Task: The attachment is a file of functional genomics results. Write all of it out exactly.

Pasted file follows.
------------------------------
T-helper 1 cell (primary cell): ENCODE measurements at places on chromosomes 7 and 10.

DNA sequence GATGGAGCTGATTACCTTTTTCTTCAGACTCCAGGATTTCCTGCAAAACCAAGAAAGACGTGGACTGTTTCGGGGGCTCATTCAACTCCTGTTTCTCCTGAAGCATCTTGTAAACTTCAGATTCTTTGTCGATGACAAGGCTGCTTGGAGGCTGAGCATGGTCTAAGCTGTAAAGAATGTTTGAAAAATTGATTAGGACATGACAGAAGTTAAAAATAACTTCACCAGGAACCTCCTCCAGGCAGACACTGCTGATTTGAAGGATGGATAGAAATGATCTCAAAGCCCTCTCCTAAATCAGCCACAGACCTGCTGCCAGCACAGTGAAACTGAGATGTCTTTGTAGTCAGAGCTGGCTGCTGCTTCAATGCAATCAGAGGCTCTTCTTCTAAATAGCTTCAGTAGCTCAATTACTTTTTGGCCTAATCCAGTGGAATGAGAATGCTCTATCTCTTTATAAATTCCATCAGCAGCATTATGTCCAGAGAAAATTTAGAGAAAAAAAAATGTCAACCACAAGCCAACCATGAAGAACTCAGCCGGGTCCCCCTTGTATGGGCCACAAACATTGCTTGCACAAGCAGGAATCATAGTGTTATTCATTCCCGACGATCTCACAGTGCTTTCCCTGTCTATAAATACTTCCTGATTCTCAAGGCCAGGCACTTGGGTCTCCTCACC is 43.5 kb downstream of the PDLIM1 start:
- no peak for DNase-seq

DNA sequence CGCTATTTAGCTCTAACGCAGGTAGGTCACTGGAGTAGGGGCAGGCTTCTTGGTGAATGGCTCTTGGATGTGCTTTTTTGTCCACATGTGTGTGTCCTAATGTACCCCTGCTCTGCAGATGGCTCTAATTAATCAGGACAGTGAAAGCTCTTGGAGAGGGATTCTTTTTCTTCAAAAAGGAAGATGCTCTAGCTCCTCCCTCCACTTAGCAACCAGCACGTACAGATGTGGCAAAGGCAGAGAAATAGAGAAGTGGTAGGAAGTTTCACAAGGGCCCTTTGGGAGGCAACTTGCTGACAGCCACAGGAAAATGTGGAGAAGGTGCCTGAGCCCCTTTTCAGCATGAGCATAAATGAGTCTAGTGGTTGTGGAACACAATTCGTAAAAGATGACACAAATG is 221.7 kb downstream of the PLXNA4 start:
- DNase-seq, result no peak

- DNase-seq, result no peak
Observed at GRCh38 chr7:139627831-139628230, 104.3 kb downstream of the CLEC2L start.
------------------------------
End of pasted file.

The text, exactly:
T-helper 1 cell (primary cell): ENCODE measurements at places on chromosomes 7 and 10.

DNA sequence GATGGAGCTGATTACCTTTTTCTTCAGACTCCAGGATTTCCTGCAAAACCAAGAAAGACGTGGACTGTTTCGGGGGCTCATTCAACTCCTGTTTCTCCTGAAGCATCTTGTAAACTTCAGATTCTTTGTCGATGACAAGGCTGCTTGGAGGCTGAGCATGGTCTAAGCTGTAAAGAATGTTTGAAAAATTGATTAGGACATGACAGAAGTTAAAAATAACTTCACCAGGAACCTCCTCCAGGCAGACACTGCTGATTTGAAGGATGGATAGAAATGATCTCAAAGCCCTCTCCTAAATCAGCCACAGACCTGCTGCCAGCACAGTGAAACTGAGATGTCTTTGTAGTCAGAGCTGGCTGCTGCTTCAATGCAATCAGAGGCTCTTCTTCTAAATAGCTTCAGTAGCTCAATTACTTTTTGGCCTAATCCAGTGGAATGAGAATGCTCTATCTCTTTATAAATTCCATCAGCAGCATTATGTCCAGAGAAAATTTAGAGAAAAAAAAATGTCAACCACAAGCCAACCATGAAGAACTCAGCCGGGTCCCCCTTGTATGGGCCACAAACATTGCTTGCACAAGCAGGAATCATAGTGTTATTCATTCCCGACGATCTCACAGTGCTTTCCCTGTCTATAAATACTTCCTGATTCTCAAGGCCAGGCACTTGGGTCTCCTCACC is 43.5 kb downstream of the PDLIM1 start:
- no peak for DNase-seq

DNA sequence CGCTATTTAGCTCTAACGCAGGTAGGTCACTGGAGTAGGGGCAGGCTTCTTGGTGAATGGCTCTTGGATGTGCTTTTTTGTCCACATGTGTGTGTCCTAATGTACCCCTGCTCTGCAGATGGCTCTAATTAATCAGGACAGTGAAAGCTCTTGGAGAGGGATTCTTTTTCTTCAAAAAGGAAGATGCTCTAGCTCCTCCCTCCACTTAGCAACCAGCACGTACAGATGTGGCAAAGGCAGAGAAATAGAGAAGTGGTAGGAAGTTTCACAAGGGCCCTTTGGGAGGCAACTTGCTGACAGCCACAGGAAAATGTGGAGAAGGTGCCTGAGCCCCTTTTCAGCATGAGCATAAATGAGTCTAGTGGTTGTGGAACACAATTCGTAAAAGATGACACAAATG is 221.7 kb downstream of the PLXNA4 start:
- DNase-seq, result no peak

- DNase-seq, result no peak
Observed at GRCh38 chr7:139627831-139628230, 104.3 kb downstream of the CLEC2L start.